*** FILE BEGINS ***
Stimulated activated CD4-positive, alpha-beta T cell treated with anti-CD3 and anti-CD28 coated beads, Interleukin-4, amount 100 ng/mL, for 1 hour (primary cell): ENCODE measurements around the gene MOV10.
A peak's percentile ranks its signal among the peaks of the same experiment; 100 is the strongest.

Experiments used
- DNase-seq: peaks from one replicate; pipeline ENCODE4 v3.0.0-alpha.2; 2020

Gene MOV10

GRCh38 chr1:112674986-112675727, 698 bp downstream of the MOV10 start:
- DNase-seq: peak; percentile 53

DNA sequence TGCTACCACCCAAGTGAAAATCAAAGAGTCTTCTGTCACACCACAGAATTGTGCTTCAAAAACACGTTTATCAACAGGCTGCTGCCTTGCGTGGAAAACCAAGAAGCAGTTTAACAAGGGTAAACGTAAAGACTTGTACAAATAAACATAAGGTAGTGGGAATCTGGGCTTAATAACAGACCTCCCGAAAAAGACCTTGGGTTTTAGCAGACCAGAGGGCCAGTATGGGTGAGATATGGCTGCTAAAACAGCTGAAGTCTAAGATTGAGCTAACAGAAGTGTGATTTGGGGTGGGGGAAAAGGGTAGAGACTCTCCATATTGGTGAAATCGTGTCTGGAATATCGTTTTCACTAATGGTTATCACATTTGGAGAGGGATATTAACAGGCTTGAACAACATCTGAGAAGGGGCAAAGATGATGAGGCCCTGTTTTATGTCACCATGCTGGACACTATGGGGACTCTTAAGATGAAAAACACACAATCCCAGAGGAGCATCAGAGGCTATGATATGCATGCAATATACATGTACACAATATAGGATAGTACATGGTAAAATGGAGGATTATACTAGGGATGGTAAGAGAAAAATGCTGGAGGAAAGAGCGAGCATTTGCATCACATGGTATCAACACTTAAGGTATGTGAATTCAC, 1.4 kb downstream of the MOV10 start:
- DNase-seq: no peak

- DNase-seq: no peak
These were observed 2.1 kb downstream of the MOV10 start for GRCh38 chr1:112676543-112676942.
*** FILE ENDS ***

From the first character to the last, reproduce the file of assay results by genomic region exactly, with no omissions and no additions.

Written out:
Stimulated activated CD4-positive, alpha-beta T cell treated with anti-CD3 and anti-CD28 coated beads, Interleukin-4, amount 100 ng/mL, for 1 hour (primary cell): ENCODE measurements around the gene MOV10.
A peak's percentile ranks its signal among the peaks of the same experiment; 100 is the strongest.

Experiments used
- DNase-seq: peaks from one replicate; pipeline ENCODE4 v3.0.0-alpha.2; 2020

Gene MOV10

GRCh38 chr1:112674986-112675727, 698 bp downstream of the MOV10 start:
- DNase-seq: peak; percentile 53

DNA sequence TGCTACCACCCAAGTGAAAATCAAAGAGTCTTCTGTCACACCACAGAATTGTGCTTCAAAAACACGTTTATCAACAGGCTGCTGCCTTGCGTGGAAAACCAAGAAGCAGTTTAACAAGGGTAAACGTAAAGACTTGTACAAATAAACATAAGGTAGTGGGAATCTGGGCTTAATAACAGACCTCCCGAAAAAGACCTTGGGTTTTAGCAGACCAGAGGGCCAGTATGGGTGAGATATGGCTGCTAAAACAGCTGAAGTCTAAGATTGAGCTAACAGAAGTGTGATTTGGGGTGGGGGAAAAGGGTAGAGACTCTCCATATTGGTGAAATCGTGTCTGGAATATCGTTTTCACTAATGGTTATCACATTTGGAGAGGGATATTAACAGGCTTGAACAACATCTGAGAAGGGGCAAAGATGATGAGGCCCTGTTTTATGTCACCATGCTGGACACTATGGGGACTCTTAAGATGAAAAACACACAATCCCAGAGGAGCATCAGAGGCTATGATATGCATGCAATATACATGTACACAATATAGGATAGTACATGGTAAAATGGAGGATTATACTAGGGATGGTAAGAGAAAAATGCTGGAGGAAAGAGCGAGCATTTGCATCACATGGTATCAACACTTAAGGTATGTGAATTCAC, 1.4 kb downstream of the MOV10 start:
- DNase-seq: no peak

- DNase-seq: no peak
These were observed 2.1 kb downstream of the MOV10 start for GRCh38 chr1:112676543-112676942.